Over the following linked pages, the Irish Brigade website reproduces Pat Scott’s account of his time as Brigade Commander of 38 (Irish) Brigade from February 1944 when he took over command from Nelson Russell until July 1945 when the brigade were involved in ongoing security duties across southern Austria.
“I am taking up the Irish Brigade story from where Nelson Russell left off. I am only too conscious of the fact that it will be quite impossible for me to write this story in anything like Nelson’s brilliant style, which was guaranteed to bring laughter and tears to your eyes on almost any page of it which you read.
I had left the brigade, with rather mixed feelings, to command 12 Brigade on 7th July 1943, and so missed seeing the brigade perform in Sicily and the first part of the Italian campaign. In November, I was switched to the 128 (Hampshire) Brigade, who were operating on the River Garigliano on the west coast of Italy.
Soon after the crossing of the Garigliano in January, I broke my ankle and retired from active operations for what the doctors told me would be about three months. After about three weeks in hospital, I limped off to see the military secretary who lived around the corner, and told him that I was to go to a convalescent depot for about six weeks. I said that, if by any accident of war, the Irish Brigade became vacant, I would be available at once, but it would be at least two months before I would be available for any other brigade.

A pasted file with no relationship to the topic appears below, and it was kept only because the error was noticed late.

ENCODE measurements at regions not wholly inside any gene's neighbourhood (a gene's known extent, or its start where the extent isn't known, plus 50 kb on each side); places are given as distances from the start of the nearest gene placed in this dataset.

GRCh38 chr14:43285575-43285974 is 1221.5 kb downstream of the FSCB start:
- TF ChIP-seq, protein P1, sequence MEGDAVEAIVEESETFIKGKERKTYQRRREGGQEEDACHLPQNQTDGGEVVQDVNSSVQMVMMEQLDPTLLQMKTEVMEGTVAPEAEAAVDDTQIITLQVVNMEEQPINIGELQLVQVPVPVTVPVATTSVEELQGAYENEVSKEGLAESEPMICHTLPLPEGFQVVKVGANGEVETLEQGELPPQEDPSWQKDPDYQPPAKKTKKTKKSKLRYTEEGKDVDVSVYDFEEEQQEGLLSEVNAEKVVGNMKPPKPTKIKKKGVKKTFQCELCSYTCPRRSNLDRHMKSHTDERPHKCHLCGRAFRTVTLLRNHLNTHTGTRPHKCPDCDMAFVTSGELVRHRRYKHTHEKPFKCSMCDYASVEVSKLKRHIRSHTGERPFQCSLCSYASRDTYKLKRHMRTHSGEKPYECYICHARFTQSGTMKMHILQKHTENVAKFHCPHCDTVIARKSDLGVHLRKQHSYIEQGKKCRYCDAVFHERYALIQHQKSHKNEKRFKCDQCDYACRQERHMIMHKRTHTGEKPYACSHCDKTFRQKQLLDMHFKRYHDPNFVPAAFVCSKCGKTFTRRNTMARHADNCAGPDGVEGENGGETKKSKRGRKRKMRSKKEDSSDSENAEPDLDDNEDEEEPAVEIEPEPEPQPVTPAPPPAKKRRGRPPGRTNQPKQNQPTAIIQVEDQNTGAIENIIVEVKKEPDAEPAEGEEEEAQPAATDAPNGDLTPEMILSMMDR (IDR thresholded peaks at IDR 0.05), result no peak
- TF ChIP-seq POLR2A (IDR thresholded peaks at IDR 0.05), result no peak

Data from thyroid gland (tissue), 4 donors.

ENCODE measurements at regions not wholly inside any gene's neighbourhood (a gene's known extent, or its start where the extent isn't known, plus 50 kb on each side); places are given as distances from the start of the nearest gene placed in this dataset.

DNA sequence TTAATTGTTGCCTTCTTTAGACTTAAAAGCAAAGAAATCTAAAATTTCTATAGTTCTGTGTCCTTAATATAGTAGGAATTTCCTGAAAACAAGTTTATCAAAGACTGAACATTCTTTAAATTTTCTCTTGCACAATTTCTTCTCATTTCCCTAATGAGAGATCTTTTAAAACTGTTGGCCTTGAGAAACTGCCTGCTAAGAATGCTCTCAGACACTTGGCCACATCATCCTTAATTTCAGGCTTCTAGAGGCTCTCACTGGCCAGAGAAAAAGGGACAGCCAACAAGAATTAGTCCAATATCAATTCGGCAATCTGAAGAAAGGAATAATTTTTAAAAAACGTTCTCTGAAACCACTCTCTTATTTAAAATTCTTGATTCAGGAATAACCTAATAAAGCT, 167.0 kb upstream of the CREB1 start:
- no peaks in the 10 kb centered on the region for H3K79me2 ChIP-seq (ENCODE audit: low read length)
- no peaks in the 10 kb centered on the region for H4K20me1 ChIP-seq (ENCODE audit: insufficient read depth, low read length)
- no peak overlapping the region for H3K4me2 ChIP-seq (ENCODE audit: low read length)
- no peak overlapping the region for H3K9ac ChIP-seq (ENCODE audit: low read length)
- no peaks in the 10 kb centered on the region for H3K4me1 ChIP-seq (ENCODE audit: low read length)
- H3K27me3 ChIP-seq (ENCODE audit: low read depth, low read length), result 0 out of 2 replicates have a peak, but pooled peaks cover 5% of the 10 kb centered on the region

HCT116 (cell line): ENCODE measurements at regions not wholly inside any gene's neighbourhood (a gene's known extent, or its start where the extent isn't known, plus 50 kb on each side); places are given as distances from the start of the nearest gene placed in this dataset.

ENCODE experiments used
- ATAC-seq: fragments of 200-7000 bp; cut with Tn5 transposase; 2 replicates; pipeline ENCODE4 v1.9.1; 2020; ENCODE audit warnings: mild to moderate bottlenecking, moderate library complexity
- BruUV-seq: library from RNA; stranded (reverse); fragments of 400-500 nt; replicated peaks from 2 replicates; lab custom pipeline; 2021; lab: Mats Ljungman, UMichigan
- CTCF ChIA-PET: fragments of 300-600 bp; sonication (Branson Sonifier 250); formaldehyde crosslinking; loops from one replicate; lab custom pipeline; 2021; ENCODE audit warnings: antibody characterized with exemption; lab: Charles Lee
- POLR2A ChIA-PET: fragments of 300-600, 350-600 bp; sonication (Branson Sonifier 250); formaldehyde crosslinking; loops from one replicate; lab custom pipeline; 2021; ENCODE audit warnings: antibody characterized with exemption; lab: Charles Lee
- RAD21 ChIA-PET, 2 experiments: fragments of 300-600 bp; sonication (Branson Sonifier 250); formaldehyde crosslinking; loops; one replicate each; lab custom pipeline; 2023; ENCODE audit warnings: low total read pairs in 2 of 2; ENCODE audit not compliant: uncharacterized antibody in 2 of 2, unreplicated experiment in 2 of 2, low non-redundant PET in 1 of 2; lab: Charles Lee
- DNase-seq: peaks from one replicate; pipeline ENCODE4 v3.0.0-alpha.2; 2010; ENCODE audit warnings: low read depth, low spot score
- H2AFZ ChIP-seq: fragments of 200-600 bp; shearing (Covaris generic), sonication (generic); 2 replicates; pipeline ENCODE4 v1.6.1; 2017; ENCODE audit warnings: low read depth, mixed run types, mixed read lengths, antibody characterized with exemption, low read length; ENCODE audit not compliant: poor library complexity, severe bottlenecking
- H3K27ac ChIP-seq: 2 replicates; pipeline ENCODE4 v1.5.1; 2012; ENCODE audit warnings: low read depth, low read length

I had been at the convalescent depot for just twenty four hours when the military secretary rang me up to ask if I would be fit to go back to the Irish Brigade, as it was going vacant. Next day, I saw General Keightley, the Divisional Commander, an old friend of ours from 6 Armoured Division days, and told him that the one thing I really did want to do above all else was to return to the Irish Brigade, but that I would not be able to walk for about three weeks and goodness knows when I would be able to climb the Djebels again. This limitation did not seem to worry him and he promised that we would be the last brigade to do anything, and that if we could be kept out of the mountains we would be, if not I would have to be content to sit at the bottom and let a CO carry on…………….He kept his promise well.”
FEBRUARY to JUNE 1944.
JULY to SEPTEMBER 1944.
OCTOBER 1944 to FEBRUARY 1945.
FEBRUARY 1945 – MARCH 1945.
BRIGADE AWARDS AND HONOURS.